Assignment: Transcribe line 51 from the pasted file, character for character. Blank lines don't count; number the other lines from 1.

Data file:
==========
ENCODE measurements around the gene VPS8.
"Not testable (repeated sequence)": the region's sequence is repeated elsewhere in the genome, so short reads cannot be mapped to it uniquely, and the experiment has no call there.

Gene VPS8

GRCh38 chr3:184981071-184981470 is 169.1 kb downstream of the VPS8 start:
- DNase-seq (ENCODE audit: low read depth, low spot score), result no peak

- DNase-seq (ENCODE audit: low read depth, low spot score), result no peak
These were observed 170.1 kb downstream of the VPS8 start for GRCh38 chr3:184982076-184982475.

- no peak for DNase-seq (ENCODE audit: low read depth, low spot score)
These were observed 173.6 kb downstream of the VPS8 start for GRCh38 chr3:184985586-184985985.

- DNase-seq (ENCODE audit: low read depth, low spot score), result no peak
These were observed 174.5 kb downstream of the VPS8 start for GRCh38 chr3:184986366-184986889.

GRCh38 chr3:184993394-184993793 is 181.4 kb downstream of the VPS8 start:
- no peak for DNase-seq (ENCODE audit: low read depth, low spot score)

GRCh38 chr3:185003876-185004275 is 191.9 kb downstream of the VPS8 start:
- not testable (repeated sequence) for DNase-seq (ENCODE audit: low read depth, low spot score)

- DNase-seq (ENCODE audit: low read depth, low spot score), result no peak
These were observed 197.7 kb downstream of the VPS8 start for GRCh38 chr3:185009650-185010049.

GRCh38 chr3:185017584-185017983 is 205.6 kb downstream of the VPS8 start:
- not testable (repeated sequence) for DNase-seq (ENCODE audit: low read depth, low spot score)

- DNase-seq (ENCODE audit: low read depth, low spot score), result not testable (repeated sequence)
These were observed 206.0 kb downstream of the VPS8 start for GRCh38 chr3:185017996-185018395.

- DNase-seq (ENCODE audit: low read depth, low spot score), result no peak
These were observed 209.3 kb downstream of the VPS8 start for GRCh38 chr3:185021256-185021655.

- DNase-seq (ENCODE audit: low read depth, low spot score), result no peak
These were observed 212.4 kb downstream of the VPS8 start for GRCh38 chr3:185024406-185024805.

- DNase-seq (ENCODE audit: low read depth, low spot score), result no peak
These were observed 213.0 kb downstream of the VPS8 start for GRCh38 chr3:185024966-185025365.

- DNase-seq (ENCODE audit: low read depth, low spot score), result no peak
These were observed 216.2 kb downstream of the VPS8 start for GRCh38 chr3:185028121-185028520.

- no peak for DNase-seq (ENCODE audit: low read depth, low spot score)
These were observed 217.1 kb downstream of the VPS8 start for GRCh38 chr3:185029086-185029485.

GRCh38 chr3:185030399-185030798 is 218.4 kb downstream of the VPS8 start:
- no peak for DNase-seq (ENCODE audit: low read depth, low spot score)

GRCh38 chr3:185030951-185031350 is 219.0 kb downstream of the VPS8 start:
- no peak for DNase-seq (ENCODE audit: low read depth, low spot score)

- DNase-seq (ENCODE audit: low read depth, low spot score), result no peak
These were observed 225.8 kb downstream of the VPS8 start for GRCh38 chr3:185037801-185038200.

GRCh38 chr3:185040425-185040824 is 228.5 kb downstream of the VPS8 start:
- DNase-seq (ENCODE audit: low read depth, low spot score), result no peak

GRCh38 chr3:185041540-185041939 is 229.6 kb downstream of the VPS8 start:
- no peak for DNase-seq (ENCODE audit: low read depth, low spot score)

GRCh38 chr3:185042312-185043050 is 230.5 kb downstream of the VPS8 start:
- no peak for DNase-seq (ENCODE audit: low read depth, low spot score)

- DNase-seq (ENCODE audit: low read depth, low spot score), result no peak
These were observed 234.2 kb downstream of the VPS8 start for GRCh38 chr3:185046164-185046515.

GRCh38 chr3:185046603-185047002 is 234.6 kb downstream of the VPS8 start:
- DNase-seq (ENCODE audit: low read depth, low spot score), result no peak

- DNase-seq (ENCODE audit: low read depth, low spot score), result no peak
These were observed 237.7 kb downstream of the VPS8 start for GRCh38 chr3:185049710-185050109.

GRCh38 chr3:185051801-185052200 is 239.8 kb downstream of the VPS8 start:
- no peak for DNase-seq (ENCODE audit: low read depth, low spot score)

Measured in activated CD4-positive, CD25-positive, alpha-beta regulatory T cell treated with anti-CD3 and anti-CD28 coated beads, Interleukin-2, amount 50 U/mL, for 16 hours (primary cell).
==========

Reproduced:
- no peak for DNase-seq (ENCODE audit: low read depth, low spot score)